Jared Harper and Chuma Okeke leaving early for the NBA pushed the Tigers out of everyone’s early top 10 rankings and seemingly tanked any shot Bruce Pearl had at a repeat trip to the Final Four. Pearl still has tools in the form of Samir Doughty, Austin Wiley, J’Von McCormick and Anfernee McLemore, but those pieces aren’t exactly a perfect fit for the run-and-gun mentality the Tigers carried all the way to Minneapolis last spring.

Pearl has said this summer that he expects Auburn to go from one of the fastest-paced teams in college basketball to a “normal pace” team this season. That adjustment could explain why the Tigers have a non-conference schedule that shouldn’t provide them with much of a challenge until deep into December.


2018-19 Record: (18-16, 8-10)

2018-19 SEC Finish: T-9th

The stage is set for Nate Oats to make the biggest splash of any first-year head coach in college basketball. Getting Kira Lewis Jr. to return to Tuscaloosa was Oats’ first major win after getting in from Buffalo, but it figures to be far from his last. He inherits a roster loaded with experienced talent. Lewis, John Petty, Herbert Jones and Galin Smith have all accumulated both experience and production in their college careers. Toss in one of the best grad transfers in the country in James “Beetle” Bolden (West Virginia) and there’s no reason for the Crimson Tide not to hit the ground running under their new leadership.


2018-19 Record: (28-7, 16-2)

2018-19 SEC Finish: 1st

It’s still hard to know what exactly to do with LSU. Seven months ago, you could have made a small fortune if you found someone to give you odds on the likelihood of Will Wade and Javonte Smart both still being in Baton Rouge for the 2019-20 season. And yet, here we are.

Despite everything — including being suspended for his team’s run to the Sweet 16 last March — Wade is set to be back on the sidelines inside the Pete Maravich Assembly Center this winter, and he should have one hell of a squad following his directions. In addition to Smart, Wade also returns key contributors in the form of Skylar Mays (13.4 ppg), Emmitt Williams (7.0 ppg/5.4 rpg) and Marlon Taylor (6.7 ppg). If that weren’t enough, he went out and landed a five-star talent in the form of Trendon Watford, who figures to be a star in Baton Rouge from day one.

The outside “noise” might be the only thing capable of keeping LSU from a return trip to the tournament’s second weekend … and that noise may have to go from loud to deafening in order to do the trick.


2018-19 Record: (20-16, 9-9)

2018-19 SEC Finish: 8th

With Andrew Nembhard returning to school and five-star freshmen Scottie Lewis and Tre Mann joining the fold, Florida already looked like a top contender for the SEC throne heading into the summer. Then Kerry Blackshear, the most highly sought-after grad transfer on the market, announced he was heading to Gainesville. Suddenly, Mike White had a roster capable of winning not just the SEC, but the national title.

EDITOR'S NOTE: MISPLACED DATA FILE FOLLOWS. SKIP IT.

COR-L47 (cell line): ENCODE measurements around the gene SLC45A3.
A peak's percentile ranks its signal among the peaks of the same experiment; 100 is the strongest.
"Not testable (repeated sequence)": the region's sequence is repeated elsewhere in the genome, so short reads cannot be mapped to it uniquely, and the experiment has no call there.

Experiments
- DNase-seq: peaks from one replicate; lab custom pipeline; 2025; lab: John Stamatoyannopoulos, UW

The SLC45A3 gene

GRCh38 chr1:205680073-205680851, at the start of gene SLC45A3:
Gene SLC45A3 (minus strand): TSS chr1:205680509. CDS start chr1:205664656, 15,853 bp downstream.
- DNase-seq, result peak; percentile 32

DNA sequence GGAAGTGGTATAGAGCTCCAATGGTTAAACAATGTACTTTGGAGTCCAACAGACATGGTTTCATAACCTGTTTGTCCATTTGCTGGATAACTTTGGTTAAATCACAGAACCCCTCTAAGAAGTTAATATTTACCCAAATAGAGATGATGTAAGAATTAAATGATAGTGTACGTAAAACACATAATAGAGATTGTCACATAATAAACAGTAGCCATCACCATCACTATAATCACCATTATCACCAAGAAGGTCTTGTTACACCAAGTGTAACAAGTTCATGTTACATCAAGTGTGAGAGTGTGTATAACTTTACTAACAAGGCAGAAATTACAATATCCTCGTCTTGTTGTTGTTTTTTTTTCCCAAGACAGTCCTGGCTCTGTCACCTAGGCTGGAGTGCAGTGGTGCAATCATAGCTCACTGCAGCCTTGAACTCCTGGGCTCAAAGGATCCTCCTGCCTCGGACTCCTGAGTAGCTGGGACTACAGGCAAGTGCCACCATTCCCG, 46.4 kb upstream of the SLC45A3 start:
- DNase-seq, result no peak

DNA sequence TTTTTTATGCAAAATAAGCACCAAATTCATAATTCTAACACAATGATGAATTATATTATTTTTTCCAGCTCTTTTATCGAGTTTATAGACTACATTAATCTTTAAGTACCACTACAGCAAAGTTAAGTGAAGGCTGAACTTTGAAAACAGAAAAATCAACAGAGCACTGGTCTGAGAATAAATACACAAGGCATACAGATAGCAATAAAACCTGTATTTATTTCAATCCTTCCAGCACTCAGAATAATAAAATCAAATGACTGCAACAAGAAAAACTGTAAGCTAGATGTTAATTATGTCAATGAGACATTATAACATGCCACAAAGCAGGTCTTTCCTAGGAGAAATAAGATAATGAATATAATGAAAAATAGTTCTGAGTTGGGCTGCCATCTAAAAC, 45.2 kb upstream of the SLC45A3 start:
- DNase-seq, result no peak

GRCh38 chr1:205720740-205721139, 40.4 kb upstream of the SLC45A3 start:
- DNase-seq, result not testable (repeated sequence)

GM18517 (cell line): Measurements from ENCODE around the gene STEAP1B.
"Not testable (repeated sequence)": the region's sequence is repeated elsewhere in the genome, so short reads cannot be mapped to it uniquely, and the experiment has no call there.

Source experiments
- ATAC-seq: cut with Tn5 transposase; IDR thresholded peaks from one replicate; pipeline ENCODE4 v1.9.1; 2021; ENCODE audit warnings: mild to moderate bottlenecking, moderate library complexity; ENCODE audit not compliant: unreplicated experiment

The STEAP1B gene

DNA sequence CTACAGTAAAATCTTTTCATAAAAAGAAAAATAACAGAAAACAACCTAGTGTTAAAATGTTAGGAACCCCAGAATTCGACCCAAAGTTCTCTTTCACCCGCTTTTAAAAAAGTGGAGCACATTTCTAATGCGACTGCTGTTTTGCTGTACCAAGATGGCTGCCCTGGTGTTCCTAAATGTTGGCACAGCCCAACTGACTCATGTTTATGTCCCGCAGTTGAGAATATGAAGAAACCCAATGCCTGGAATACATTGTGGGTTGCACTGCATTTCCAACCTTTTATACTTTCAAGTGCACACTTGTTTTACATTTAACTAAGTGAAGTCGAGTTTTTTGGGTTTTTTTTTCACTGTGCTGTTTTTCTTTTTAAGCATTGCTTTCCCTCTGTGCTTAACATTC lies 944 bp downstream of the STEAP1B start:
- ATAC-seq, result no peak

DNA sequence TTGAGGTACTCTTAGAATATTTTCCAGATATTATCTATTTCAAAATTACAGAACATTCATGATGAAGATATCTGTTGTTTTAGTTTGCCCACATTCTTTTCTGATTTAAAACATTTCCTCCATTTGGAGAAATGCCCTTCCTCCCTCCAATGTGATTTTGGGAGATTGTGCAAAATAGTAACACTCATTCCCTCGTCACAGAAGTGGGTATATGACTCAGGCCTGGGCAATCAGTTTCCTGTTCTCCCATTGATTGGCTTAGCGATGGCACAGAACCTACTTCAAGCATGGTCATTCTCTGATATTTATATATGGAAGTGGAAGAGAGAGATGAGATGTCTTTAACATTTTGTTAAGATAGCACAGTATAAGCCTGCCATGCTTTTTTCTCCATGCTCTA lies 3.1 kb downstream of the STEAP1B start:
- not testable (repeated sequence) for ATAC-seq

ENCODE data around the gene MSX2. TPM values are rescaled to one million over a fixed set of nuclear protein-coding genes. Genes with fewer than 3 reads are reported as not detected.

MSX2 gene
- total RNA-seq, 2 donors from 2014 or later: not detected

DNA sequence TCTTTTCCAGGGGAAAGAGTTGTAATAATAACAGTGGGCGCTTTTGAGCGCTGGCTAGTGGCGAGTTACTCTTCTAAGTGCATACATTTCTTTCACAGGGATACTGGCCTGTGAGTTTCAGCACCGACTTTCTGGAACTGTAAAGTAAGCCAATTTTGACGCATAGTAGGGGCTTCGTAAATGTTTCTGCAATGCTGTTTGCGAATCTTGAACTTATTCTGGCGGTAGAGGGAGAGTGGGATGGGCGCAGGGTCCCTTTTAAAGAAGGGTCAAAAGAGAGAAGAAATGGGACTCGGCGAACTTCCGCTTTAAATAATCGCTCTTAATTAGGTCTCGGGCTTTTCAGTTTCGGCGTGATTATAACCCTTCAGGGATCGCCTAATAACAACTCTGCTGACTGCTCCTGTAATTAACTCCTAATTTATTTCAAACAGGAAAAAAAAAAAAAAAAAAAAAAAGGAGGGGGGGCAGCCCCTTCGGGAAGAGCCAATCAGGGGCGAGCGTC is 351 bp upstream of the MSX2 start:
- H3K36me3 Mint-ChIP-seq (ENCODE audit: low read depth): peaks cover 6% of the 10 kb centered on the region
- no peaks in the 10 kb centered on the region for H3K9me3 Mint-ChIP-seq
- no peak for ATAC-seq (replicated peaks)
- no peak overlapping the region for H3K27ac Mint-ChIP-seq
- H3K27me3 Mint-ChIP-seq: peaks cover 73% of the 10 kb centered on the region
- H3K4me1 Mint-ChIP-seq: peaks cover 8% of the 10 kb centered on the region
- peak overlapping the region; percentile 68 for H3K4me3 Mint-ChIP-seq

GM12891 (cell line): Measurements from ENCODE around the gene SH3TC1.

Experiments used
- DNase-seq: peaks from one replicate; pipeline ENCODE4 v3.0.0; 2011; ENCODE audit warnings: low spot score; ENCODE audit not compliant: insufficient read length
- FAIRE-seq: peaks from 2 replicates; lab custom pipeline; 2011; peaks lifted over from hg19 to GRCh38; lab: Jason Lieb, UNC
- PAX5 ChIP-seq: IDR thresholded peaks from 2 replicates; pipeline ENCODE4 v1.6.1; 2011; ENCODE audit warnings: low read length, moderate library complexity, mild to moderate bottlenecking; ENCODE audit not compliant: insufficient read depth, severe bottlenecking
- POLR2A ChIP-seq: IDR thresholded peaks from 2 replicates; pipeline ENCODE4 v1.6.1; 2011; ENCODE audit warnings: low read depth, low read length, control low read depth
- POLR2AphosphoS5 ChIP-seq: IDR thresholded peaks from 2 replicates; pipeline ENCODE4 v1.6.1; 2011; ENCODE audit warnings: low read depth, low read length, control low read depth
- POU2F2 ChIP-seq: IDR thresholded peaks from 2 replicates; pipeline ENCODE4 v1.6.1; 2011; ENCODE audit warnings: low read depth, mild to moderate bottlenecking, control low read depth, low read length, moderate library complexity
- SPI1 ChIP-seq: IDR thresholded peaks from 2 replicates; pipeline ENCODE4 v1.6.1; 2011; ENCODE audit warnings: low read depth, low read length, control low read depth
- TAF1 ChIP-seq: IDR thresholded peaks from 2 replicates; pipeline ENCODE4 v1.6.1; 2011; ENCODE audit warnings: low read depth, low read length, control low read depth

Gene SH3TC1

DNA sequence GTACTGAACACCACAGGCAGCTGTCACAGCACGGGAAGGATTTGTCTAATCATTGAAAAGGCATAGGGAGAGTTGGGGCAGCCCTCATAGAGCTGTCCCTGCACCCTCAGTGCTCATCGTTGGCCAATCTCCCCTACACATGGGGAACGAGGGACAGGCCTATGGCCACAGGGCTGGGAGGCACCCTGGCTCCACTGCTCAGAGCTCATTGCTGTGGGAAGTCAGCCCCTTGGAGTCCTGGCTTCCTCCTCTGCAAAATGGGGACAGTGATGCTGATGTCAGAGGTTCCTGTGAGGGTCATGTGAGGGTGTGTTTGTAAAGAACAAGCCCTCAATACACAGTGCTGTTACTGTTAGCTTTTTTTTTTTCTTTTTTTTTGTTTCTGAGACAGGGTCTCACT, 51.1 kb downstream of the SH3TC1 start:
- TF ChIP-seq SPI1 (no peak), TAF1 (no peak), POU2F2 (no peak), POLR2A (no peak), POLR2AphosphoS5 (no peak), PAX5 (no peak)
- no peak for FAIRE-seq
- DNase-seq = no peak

The only reason to pump the brakes on the Gators being a legit top 10 team nationally is the program’s befuddling recent history of not being able to turn talented pieces into a successful whole. White’s most recent team had absolutely no business losing 16 games, and yet, that’s exactly what they did. So long as UF can avoid the “mysterious slump” bug that has bitten it a couple of times over the last few years, this should be White’s strongest Gator squad to date.


2018-19 Record: (30-7, 15-3)

2018-19 SEC Finish: T-2nd

I don’t need to tell you the drill here. Kentucky is loaded with young talent (Tyrese Maxey and Kahlil Whitney both have the potential to be lottery picks) and a smattering of returning players who seem to possess the ability to take another sizable step forward. Getting point guard Ashton Hagans to return for his sophomore season was a monster win for John Calipari. The Wildcats didn’t really hit their stride until Hagans assumed the reigns of the offense. Once that happened, UK transitioned from apparent underachiever to a 2-seed that came one shot away from a trip to the Final Four.

With P.J. Washington gone, the questions about this Kentucky team are all going to understandably revolve around the front-court. E.J. Montgomery was actually one spot ahead of Zion Williamson in 247 Sports’ final class of 2018 rankings. He fell far short of that lofty billing in his first college season, averaging just 3.8 points and 4.1 rebounds per contest. With Calipari losing out on 5-star big man N’Faly Dante to Oregon, the pressure is on either Montgomery or junior Nick Richards to step up their production significantly and become a serious threat in the post. Kentucky will be very good even if that doesn’t happen, but it’s hard to see them being national championship good.